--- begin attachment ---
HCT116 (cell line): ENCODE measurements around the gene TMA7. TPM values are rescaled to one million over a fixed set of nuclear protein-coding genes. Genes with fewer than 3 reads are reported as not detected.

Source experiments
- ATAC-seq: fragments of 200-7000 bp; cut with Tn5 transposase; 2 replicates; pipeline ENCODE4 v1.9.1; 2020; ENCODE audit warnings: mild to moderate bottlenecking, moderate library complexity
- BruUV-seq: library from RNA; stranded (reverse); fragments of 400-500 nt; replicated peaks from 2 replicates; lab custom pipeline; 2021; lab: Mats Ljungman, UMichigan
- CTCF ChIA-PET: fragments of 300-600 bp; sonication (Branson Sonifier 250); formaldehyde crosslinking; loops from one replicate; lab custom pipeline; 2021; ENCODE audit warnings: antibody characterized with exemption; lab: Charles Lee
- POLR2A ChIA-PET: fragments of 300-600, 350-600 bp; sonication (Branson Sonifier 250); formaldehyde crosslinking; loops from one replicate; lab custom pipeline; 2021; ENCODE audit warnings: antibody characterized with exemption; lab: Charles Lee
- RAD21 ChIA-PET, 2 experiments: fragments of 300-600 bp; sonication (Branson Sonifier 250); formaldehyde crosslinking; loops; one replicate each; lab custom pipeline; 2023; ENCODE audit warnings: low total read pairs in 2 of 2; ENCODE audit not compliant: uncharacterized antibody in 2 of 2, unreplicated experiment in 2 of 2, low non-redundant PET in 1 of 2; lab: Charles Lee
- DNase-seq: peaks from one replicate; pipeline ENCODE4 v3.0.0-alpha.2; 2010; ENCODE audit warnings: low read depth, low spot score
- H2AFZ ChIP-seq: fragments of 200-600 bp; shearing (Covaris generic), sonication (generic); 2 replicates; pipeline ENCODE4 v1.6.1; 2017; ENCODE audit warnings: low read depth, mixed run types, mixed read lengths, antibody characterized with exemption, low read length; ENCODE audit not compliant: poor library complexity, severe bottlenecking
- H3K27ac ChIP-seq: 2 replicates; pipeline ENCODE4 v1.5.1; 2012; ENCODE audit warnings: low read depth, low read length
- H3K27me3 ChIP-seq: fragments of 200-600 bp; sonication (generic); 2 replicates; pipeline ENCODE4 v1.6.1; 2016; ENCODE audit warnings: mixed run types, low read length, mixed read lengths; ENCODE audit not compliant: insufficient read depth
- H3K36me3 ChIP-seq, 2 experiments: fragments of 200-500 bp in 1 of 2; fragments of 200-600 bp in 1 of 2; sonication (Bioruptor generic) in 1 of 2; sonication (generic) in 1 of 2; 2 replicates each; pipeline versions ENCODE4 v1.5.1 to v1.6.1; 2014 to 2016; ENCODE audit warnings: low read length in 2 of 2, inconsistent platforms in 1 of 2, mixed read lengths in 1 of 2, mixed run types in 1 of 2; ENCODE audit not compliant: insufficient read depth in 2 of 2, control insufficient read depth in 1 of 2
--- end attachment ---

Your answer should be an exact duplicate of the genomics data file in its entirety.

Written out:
HCT116 (cell line): ENCODE measurements around the gene TMA7. TPM values are rescaled to one million over a fixed set of nuclear protein-coding genes. Genes with fewer than 3 reads are reported as not detected.

Source experiments
- ATAC-seq: fragments of 200-7000 bp; cut with Tn5 transposase; 2 replicates; pipeline ENCODE4 v1.9.1; 2020; ENCODE audit warnings: mild to moderate bottlenecking, moderate library complexity
- BruUV-seq: library from RNA; stranded (reverse); fragments of 400-500 nt; replicated peaks from 2 replicates; lab custom pipeline; 2021; lab: Mats Ljungman, UMichigan
- CTCF ChIA-PET: fragments of 300-600 bp; sonication (Branson Sonifier 250); formaldehyde crosslinking; loops from one replicate; lab custom pipeline; 2021; ENCODE audit warnings: antibody characterized with exemption; lab: Charles Lee
- POLR2A ChIA-PET: fragments of 300-600, 350-600 bp; sonication (Branson Sonifier 250); formaldehyde crosslinking; loops from one replicate; lab custom pipeline; 2021; ENCODE audit warnings: antibody characterized with exemption; lab: Charles Lee
- RAD21 ChIA-PET, 2 experiments: fragments of 300-600 bp; sonication (Branson Sonifier 250); formaldehyde crosslinking; loops; one replicate each; lab custom pipeline; 2023; ENCODE audit warnings: low total read pairs in 2 of 2; ENCODE audit not compliant: uncharacterized antibody in 2 of 2, unreplicated experiment in 2 of 2, low non-redundant PET in 1 of 2; lab: Charles Lee
- DNase-seq: peaks from one replicate; pipeline ENCODE4 v3.0.0-alpha.2; 2010; ENCODE audit warnings: low read depth, low spot score
- H2AFZ ChIP-seq: fragments of 200-600 bp; shearing (Covaris generic), sonication (generic); 2 replicates; pipeline ENCODE4 v1.6.1; 2017; ENCODE audit warnings: low read depth, mixed run types, mixed read lengths, antibody characterized with exemption, low read length; ENCODE audit not compliant: poor library complexity, severe bottlenecking
- H3K27ac ChIP-seq: 2 replicates; pipeline ENCODE4 v1.5.1; 2012; ENCODE audit warnings: low read depth, low read length
- H3K27me3 ChIP-seq: fragments of 200-600 bp; sonication (generic); 2 replicates; pipeline ENCODE4 v1.6.1; 2016; ENCODE audit warnings: mixed run types, low read length, mixed read lengths; ENCODE audit not compliant: insufficient read depth
- H3K36me3 ChIP-seq, 2 experiments: fragments of 200-500 bp in 1 of 2; fragments of 200-600 bp in 1 of 2; sonication (Bioruptor generic) in 1 of 2; sonication (generic) in 1 of 2; 2 replicates each; pipeline versions ENCODE4 v1.5.1 to v1.6.1; 2014 to 2016; ENCODE audit warnings: low read length in 2 of 2, inconsistent platforms in 1 of 2, mixed read lengths in 1 of 2, mixed run types in 1 of 2; ENCODE audit not compliant: insufficient read depth in 2 of 2, control insufficient read depth in 1 of 2